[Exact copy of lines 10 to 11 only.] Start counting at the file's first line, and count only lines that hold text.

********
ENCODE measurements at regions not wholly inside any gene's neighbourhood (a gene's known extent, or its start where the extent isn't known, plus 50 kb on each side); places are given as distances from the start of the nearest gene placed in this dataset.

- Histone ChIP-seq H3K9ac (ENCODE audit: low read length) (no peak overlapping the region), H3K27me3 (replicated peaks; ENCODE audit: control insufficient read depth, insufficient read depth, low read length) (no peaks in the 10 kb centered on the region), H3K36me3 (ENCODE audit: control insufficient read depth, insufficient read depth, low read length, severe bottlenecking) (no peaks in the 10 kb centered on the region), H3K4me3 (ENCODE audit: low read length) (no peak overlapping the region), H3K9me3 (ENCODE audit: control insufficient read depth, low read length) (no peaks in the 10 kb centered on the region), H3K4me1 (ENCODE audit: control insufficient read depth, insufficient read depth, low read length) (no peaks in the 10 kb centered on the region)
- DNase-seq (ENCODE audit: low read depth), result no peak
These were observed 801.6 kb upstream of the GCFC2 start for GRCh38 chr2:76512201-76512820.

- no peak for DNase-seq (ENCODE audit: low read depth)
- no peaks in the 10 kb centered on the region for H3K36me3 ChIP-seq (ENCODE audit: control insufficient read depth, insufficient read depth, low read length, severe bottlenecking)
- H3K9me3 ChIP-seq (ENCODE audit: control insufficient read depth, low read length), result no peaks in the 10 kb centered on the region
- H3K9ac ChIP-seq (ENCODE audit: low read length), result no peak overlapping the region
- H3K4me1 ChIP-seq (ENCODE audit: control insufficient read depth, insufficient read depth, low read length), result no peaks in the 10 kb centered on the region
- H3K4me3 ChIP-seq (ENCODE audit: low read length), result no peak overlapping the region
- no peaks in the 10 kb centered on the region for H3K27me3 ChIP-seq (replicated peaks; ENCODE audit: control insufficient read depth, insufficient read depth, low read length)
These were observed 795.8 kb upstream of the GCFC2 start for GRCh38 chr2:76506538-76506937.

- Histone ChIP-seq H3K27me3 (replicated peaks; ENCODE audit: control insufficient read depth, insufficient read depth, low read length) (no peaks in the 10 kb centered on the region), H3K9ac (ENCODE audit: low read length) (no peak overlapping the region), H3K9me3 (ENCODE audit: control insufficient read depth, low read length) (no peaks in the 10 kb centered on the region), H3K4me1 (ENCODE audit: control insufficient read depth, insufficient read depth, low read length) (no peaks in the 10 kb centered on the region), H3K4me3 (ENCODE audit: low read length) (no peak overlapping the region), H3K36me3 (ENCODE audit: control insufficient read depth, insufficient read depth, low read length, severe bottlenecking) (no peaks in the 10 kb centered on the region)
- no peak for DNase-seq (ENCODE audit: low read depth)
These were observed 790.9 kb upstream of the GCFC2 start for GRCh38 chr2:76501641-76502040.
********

- H3K4me3 ChIP-seq (ENCODE audit: low read length), result no peak overlapping the region
- no peaks in the 10 kb centered on the region for H3K27me3 ChIP-seq (replicated peaks; ENCODE audit: control insufficient read depth, insufficient read depth, low read length)